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This week I was cleaning up some models, making a couple new models, and doing a UV unwrap on this character. 
That weird looking pelt in the bottom right is the UV layout

There are about seven thousand tutorials on UV unwrapping available one google search away. I don’t think it would be worth your time if I did another one. If you ask me in person I will gladly walk you through the process in my own inimitable monotone fashion. You will probably fall asleep before we get to seam placement. So here is a quick, high level overview of UV coordinates and UV unwrapping. If you are at all familiar with 3D modelling and UV layout, this will be pretty boring for you. Feel free to leave now, and I’ll see you back here next week. Also you could just jump to the bottom where I explain why none of this will matter soon.

A 3D model is just a collection of points in space. For this character, a little over 1300 of them. They all have 3 coordinates that describe where they sit in space relative to some arbitrary zero point, or origin. You have x position (Horizontal), y position (Vertical), and z position (Depth). Some folks like to swap the y and the z, since z axis rising up perpendicular to the plane of the earth is how it’s usually done in aviation. Unless you’re some sort of heathen, x sits on the horizontal where it belongs. Whatever orientation you go with you put three numbers in the x, y, and z slots for each point. From any 3 points in space you can create a triangle. Making a 3D model is really just managing these triangles. Those 1300 form the corners of 2600 triangles. You move them around, add and subtract them, until it looks like whatever you are making. Sort of like Michelangelo freeing the angel from the rock, but in reverse. And with at least twice as much computer power.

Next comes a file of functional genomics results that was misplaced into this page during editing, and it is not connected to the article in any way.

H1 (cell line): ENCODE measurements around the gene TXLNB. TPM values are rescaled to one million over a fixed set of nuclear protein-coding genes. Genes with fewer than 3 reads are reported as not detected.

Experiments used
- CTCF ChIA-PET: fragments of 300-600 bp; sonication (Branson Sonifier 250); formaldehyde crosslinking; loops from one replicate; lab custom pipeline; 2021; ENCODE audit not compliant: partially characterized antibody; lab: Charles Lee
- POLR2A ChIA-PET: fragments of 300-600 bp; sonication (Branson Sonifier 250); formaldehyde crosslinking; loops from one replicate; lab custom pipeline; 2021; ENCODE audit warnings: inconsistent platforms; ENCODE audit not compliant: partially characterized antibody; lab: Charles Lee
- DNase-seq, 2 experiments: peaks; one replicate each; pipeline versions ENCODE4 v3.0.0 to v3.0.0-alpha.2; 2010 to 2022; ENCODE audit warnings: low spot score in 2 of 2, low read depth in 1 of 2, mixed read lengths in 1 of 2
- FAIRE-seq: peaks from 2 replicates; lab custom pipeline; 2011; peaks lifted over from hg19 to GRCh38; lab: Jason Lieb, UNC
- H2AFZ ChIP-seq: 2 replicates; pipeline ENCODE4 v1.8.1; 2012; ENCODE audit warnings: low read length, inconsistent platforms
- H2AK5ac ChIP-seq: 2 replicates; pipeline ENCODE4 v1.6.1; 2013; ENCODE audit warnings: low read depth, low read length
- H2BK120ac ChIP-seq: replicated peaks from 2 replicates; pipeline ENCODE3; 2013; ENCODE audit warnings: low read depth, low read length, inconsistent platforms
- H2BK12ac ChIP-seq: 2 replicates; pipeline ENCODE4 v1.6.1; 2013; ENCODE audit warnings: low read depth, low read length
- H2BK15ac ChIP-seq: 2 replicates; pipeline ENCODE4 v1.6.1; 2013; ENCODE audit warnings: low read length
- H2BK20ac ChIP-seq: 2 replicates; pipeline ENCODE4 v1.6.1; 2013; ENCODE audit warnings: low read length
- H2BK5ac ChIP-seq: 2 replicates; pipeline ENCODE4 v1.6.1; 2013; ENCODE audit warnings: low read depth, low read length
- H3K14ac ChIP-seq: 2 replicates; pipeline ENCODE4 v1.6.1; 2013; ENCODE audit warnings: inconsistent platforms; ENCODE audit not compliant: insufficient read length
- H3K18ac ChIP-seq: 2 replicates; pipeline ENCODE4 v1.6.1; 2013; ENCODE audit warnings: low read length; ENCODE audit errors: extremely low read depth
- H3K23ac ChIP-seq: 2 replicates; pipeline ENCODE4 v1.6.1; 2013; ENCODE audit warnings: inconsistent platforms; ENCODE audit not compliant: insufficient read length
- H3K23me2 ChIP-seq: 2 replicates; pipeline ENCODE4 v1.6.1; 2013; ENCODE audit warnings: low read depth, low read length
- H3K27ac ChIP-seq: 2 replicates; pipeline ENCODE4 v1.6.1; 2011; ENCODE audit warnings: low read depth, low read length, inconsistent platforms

So what is a UV then? Well after you line up all those triangles into something recognizable, you might want to paint it. Those points and triangles aren’t really anything. They are groups of numbers in a computer. Kinda tough to paint on math. But what you can do is take all those points and triangles, cut them apart and lay them out flat. You know when you get a paper model in a book or on a cereal box or something? You have to cut it out and then fold the paper so the edges come together to make some sort of three dimensional shape. Laying out UV coordinates is the opposite of that. You take this perfectly good model, mark the seams where you want it to come apart and then spread all the pieces out flat. You arrange the model pieces in a totally separate set of coordinates. The model sits in xyz space and this new flattened version of it sits in UVW space. UVW - xyz... yep, clever as it sounds.

Now that you have everything laid out flat, and organized you can create a texture, or image, that is also flat. The points on the UV coordinate system will match up with their corresponding points in xyz space. The texture will stick to the same places on the model as they do on the UV layout.

You might say, “hey wait, you said UVW. What’s the W for?”. Just like the xyz coordinates the UVW system also has a depth element to it. It lets you do fancy stuff, like fake reflections and procedural volume textures. Probably nothing you need to worry too much about.

UV unwrapping is one of those tedious, but vital steps in setting up a model. There are a lot of tools that can help you speed up the process, but you will have to do it, and it probably will suck at least a little. It’s all right though, we probably won’t be doing it for much longer.

There are a few new tools that will automatically generate UV coordinated and pack them in ways that are not very photoshop friendly. While you probably couldn’t make heads or tails of these image maps, they are really not meant to be viewed in 2D. They are for painting 3D models in 3D applications, for 3D applications. There are a few issues yet, when dealing with real time environments like game engines, but they are already very common tools at use in CGI production and animation studios. It’s really just a matter of time before the tools and the pipelines make their way into game development. When that happens, you probably won’t have to deal with UV maps again. I think I will be just fine with that.

This post is licensed under CC BY-NC-SA 4.0 by the author.
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